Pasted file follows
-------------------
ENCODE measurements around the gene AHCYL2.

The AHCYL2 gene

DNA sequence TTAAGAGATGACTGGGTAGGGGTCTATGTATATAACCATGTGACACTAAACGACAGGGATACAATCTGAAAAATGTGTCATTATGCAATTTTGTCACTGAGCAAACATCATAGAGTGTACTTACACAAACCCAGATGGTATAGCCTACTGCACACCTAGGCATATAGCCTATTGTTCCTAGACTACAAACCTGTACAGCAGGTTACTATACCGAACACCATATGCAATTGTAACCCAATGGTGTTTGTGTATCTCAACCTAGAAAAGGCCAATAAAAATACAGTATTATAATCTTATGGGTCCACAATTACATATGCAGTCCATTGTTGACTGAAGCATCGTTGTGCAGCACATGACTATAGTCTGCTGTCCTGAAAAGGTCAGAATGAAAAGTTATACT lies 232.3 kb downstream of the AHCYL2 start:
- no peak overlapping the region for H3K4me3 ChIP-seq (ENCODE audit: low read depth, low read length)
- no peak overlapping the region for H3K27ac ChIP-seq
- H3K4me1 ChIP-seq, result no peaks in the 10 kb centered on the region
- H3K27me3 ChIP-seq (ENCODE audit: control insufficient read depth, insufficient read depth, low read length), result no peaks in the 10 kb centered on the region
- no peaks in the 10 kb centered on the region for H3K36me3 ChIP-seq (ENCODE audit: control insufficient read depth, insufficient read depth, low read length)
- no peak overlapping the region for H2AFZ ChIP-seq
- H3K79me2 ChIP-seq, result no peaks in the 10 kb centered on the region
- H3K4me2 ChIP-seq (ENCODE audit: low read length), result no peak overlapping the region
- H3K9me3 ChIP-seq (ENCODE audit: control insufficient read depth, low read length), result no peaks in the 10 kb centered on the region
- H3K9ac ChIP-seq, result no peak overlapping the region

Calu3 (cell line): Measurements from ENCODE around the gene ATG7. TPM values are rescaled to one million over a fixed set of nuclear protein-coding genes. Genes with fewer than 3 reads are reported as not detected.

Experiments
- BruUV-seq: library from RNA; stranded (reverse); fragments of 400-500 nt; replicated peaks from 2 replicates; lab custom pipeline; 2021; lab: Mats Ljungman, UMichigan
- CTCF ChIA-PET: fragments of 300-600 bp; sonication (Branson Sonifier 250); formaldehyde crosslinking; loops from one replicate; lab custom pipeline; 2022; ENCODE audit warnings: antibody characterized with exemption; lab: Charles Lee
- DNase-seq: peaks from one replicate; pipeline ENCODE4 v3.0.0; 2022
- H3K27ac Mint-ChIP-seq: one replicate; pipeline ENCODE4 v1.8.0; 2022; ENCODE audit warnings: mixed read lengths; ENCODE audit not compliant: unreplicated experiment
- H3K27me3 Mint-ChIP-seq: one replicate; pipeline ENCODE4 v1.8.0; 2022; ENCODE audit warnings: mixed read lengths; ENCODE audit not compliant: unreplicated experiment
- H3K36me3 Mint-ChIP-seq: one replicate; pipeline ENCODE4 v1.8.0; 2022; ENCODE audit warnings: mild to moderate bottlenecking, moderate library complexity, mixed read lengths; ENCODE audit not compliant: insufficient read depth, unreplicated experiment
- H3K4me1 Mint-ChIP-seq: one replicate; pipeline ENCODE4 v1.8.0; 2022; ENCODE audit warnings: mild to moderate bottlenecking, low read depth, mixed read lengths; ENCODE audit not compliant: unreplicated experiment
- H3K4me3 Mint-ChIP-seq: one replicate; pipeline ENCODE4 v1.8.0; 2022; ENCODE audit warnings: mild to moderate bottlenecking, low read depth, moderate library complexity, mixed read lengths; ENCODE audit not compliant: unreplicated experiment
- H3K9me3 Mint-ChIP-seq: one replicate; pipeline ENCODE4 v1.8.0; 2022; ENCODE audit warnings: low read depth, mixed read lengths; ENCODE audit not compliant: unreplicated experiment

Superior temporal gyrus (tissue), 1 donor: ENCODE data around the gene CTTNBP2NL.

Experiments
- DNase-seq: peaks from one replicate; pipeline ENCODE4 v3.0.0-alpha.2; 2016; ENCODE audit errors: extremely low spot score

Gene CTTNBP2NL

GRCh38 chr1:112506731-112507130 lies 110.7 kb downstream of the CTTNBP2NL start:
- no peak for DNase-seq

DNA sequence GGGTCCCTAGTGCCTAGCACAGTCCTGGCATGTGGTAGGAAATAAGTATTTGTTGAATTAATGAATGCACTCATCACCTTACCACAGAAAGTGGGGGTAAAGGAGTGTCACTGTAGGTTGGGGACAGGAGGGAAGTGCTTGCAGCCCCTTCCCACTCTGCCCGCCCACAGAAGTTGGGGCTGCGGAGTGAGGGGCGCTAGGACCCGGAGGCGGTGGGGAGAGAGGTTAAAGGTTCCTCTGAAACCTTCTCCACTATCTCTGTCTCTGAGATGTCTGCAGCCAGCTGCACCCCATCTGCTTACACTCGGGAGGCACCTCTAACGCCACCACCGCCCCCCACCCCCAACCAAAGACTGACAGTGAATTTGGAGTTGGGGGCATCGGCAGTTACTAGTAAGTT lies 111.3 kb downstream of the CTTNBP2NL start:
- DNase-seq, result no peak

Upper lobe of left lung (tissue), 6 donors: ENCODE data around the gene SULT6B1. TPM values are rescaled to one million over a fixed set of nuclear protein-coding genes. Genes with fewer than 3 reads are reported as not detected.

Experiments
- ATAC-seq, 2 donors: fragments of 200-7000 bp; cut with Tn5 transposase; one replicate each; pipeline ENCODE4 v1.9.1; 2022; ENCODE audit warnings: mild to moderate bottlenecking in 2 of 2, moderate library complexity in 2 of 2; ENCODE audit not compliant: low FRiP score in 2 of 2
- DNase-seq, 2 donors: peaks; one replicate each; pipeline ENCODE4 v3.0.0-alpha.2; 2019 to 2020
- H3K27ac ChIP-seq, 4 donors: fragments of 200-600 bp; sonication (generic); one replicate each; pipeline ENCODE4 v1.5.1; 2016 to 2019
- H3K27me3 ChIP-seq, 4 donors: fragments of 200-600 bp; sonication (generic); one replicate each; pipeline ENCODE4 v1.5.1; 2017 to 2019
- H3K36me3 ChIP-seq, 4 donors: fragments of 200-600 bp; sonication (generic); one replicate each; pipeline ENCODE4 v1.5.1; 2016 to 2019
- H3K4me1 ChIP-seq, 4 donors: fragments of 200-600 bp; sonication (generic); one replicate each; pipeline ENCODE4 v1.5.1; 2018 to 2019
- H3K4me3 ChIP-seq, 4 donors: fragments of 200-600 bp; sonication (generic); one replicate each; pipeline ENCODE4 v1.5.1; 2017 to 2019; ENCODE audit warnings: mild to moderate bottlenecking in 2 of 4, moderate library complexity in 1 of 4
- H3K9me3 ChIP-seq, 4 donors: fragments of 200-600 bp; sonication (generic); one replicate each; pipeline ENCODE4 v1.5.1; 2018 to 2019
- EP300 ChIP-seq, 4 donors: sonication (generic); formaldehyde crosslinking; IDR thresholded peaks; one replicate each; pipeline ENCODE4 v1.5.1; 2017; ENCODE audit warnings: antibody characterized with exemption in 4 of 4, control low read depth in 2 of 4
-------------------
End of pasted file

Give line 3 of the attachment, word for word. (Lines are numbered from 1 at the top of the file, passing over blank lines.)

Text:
DNA sequence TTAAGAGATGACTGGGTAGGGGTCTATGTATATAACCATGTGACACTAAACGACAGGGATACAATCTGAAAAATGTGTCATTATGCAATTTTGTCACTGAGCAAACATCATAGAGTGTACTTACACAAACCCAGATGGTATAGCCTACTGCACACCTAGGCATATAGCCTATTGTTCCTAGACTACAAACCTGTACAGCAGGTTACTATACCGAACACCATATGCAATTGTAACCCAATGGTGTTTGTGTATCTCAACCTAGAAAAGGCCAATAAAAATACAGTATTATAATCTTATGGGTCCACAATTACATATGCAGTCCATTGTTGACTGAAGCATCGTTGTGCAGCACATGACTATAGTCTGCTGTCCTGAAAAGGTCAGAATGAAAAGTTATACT lies 232.3 kb downstream of the AHCYL2 start: